Working at height is one of the biggest causes for workplace fatalities and serious injuries which are often because of a fall from a ladder or falling through a fragile roof. A fall from height is defined as a fall from one level to another. With careful planning and management working at height can be conducted safely.
Working at height can be found in all industries, you may think you do not conduct any working at height activities but think about what happens if the light bulb needed to be replaced, as often or not this activity is undertaken by the use of a step ladder. Although the frequency of working at height may differ depending on the industry the risk will remain however that risk will still need to be managed.
Fall from Height | The Risks
As an employer you have a legal duty to ensure the safety, health and welfare of your employees as so far as is reasonably practicable and the law governing working at height, the Work at Height Regulations 2005, places a duty on the employer or those in control of any work at height activity to prevent the risk of death or injury caused by a fall from height. Although there is a legal duty placed upon the employer or those in control of any work at height, the employee also has a legal duty to take reasonable care of themselves and others who may be affected by their actions as well as cooperating with their employer so that they can fully discharge their duties under Section 2 of the Health and Safety at Work etc. Act 1974.
To begin with, every employer legally is required to conduct a suitable and sufficient risk assessment for working at height under regulation 3 of The Management of Health and Safety at Work Regulations 1999. As part of this risk assessment, you need to look at the hierarchy of controls. Firstly, can working at height be eliminated? Can the work at height be undertaken at ground level? Nowadays, we often see window cleaners using extendable poles rather than working from a ladder, therefore, they have removed the need to work at height. Think about how much of the work can be completed at ground level rather than having to do it at height. Where possible, work at height should be designed out wherever practicable.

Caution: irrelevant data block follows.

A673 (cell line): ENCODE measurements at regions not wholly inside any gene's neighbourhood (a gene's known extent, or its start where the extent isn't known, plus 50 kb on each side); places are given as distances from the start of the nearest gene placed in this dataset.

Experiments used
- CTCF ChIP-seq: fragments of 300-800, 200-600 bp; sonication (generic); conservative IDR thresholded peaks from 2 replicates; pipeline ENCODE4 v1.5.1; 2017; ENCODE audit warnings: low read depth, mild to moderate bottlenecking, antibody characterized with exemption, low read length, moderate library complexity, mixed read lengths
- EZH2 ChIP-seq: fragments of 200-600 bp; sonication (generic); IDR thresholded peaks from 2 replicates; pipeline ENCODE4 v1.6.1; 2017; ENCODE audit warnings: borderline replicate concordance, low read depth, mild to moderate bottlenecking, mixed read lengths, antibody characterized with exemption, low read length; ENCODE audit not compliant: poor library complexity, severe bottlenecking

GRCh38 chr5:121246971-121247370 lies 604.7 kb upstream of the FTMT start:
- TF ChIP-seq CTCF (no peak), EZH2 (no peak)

If working at height cannot be eliminated, the next step is to prevent a fall from occurring. The main places where falls occur include in incidence order from the HSE:
- Ladders: 40%
- Vehicles/FLTs: 17%
- Machinery/plant: 10%
- Stairs: 8%
- Roof/false ceiling: 7%
- Scaffold/gantry: 4%
- Warehouse racking: 4%
One of the main reasons why a fall has occurred is because of the incorrect type of access equipment has been used.
In addition, falls on stairs account for a third of all reported accidents due to the stairs being contaminated for example, liquid spills, food product(s) or employees wearing inappropriate footwear.
Putting Preventative Measures in Place
Where there is a risk of a fall, preventative measures must be taken to minimise the likelihood of a fall from height. Think about the type of access equipment to prevent people from falling to illustrate this, mobile elevating work platform (MEWP), the intention of the MEWP is to have persons access it from ground level which is extended up to allow that person to work safely at height they are generally not used for transferring persons from one level to another. However, it is essential prior to selecting a MEWP that the correct type of MEWP is selected and that the work has been thoroughly planned and to think about where the access equipment is to be placed.
For some work, the existing roof structure, vehicle roof, mezzanine, may already be adapted by having a fixed guard installed, so these areas should be used. If a working at height preventative measure has already been installed this should be considered first. In order to restrain travel, employees could wear personal protection in the form of a work restraint which prevents the individual getting into a fall position.